“I think making films on a grand scale is what I got into movies for. I really enjoy sitting there, having the experience I had when I was a kid, of just seeing something that’s larger than life, that takes you into a whole different world."
Christopher Nolan’s films do just that, transporting you into a whole different world that he has meticulously crafted and created. As the writer and director of such movies as Memento, Inception, The Prestige, The Dark Knight Trilogy, Interstellar, and Dunkirk there is no doubt that Nolan is one of the most imaginative and perplexing filmmakers of our time.
It all started on July 30, 1970 when Christopher Nolan was born in Westminster, London to his father, Brendan James Nolan, an executive creative director in advertising, and his mother, Christina Nolan, a flight attendant and English teacher. Although he spent most of his time in Britain, he also had citizenship in the U.S..
Nolan also grew up with an older brother, Matthew, and a younger brother, Jonathan. He and his younger brother, who would go on to be one of his co-writers and film collaborators, loved to watch science fiction movies together, their favorites being Star Wars, 2001: A Space Odyssey, and anything by Ridley Scott. It wasn’t long before the two brothers were shooting their own films on a Super 8 camera using action figures and claymation to tell wild stories about rocket ships to space.
By the age of eleven, Nolan was dead set that he would be a filmmaker when he grew up. It was also around this time that Nolan entered a Catholic prep school run by Josephite priests. It was there that he met Roko Belic, a fellow aspiring filmmaker. At nineteen, Nolan and Belic directed their first real short, a mysterious Godardian film called Tarantella, which was showcased on PBS.
Although he knew he was going to be a filmmaker, Nolan decided he wanted to get a more classical education, and he enrolled at the University College London studying English literature. Although he wasn’t a film school student, Nolan immersed himself in the filmmaking culture at his university, eventually becoming the president of the Union’s Film Society. As a member and leader of this society, Nolan would screen films and use the school’s equipment to continue making his own work. The first of his shorts was called Larceny, and was a black and white film about a pick-pocketer being chased down in the woods by the people he stole from. It was a monumental success for a young Nolan, being selected by the Cambridge Film Festival and recognized as one of the best Union Film Society shorts of all time.
After his success, he went on to make one more short, Doodlebug, a story of a man trying to squash a bug with a surprising Nolan-esque twist. It was also at this time that Nolan met his girlfriend Emma Thomas, who would later become his wife.
After he graduated college, he continued to work on new project ideas, also working as a script reader, director, and camera operator for industrial films and films commissioned by businesses. However, Nolan found that his small victories with Tarantella and Larceny were more anomalous than the crazy projects he was pitching. In fact, opposed to success and acclaim, Nolan was facing a large “stack of rejection letters."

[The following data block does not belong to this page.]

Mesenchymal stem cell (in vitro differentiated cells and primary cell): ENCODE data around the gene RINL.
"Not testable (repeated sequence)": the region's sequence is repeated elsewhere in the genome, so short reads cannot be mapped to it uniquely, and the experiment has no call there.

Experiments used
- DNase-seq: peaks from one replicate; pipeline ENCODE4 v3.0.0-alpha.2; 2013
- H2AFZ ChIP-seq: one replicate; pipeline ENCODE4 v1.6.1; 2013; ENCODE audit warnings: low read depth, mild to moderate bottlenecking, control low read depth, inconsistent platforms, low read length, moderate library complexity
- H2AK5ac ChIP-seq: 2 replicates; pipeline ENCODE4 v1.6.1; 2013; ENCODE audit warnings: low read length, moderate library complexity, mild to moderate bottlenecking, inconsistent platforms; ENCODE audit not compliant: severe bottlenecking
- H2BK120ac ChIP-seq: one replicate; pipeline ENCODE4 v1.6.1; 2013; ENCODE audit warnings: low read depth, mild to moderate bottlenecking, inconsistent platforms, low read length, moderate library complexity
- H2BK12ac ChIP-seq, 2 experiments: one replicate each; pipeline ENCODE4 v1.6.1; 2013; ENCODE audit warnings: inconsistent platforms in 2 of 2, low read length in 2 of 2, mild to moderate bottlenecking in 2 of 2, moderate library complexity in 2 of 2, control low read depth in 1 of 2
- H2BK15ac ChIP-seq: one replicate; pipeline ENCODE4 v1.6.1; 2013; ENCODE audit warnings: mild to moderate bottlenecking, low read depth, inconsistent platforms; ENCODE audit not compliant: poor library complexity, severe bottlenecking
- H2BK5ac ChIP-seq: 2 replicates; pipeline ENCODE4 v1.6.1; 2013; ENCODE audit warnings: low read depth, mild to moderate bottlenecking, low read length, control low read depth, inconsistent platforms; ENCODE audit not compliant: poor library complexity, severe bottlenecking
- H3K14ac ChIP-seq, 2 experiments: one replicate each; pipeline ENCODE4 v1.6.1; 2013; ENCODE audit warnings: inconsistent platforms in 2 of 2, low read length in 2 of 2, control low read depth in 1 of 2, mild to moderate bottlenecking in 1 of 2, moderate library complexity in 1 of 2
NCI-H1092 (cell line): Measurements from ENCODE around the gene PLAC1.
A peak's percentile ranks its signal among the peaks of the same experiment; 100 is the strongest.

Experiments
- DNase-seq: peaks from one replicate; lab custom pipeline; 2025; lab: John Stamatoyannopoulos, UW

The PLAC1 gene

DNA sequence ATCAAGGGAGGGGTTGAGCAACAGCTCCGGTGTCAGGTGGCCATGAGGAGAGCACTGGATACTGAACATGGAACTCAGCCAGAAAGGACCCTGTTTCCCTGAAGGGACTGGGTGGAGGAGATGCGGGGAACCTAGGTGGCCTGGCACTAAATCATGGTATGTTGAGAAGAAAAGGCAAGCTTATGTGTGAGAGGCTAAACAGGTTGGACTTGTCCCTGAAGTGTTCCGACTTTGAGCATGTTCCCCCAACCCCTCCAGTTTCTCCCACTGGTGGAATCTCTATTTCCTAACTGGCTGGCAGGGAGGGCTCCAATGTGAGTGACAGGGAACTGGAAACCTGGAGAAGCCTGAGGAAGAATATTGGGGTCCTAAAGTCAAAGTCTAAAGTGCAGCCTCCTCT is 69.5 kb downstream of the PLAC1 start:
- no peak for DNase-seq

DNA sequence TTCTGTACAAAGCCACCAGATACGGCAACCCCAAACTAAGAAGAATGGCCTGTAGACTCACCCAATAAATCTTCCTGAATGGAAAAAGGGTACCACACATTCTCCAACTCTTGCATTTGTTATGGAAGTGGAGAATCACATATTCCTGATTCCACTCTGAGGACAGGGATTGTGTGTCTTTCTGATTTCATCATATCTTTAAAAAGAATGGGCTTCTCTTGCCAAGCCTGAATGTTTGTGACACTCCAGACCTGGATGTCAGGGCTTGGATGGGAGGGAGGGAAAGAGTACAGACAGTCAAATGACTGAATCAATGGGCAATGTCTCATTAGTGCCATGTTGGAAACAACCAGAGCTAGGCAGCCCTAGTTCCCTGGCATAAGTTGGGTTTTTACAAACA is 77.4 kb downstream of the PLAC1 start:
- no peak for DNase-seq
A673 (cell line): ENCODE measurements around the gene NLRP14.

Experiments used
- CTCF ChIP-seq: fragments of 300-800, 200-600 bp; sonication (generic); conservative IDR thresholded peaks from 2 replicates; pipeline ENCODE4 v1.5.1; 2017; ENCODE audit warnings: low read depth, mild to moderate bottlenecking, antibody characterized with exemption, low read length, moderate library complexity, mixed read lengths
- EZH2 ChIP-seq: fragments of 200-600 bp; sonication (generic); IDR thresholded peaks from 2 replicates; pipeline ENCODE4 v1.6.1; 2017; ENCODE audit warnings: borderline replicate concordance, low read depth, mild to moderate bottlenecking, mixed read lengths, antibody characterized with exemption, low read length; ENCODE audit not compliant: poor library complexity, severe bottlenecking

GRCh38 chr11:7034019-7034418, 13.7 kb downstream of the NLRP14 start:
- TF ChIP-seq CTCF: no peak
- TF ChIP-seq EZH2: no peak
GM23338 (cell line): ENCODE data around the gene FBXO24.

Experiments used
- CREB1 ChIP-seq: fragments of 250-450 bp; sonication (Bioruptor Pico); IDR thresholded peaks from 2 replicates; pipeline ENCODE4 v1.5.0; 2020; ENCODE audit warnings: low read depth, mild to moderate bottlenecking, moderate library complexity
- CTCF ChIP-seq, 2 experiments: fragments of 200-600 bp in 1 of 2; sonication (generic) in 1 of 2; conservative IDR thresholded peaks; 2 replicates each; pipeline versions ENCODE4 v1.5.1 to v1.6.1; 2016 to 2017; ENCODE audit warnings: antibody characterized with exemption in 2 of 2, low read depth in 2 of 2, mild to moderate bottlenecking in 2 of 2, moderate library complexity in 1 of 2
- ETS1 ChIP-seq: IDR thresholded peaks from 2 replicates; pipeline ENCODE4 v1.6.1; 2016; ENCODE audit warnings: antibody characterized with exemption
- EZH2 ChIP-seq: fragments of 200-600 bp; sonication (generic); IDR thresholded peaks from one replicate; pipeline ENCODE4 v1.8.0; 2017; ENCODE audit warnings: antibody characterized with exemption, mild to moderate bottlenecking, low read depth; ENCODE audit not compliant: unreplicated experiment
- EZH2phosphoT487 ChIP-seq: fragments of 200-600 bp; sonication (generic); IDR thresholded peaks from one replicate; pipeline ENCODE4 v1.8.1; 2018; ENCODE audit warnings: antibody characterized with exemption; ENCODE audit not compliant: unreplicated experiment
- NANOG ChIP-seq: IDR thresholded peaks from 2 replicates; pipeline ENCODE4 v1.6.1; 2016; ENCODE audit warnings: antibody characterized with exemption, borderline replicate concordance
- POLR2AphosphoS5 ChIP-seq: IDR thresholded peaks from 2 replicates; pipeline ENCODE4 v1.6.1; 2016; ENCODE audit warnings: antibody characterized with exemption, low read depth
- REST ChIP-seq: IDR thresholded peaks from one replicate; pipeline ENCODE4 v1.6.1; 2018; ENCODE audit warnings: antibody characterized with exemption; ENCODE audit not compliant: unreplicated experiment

Due to insufficient funds and lack of interest from the British film industry, Nolan couldn’t get any of his projects off the ground. Because of this, he decided to look beyond studio financing and instead took the route of independent cinema, and subsequently got his first feature film made in 1998 called Following.
Made with his friend Jeremy Theobald and his girlfriend Emma, for only £3,000, Nolan was the sole writer, director, cinematographer, and editor on his independent feature that made nearly $50,000 at the box office. Although it wasn’t a huge commercial success, Following was critically acclaimed by The New Yorker as a “leaner and meaner” echo of “Hitchcock classics”, and it won several awards and nominations at festivals like the Rotterdam International Film Festival, the San Francisco International Film Festival, and the Slamdance Film Festival. The most beneficial thing to come from Following was that Nolan had made enough of a name for himself that he garnered the opportunity to make his next feature, Memento, starring Guy Pierce, which would go on to be his breakthrough movie and inevitably turn him into the master filmmaker that we all know today.
Like many filmmkakers, Christopher Nolan was inspired by the medium of film at a young age and knew almost instantly that that is what he wanted and needed to do with his life. Although his films now are mainstream and widely known, similar to his non-linear and unorthodox style of storytelling, his path to success was less than typical. Without film school and without backing from any big studios, Nolan’s drive and passion for cinema got him his big break. Instead of waiting for someone to let him into the industry, he grabbed a camera, grabbed some friends, and told his story. As simple as it sounds, he became a filmmaker by making a movie. And through his tenacity, Nolan proved to himself and the rest of the world that his stories were worth telling, and he had a voice worth listening to.
I urge all of you, if you feel stuck, knocking on the doors of the film industry begging to be let in, be your own best advocate. There’s no better way to prove your worth than by actually doing the thing. Write the script. Direct the film. Fight for yourself because there is no cavalry coming.
Be your own cavalry and always be writing.
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Always be writing.
Tell better stories.
Never give up.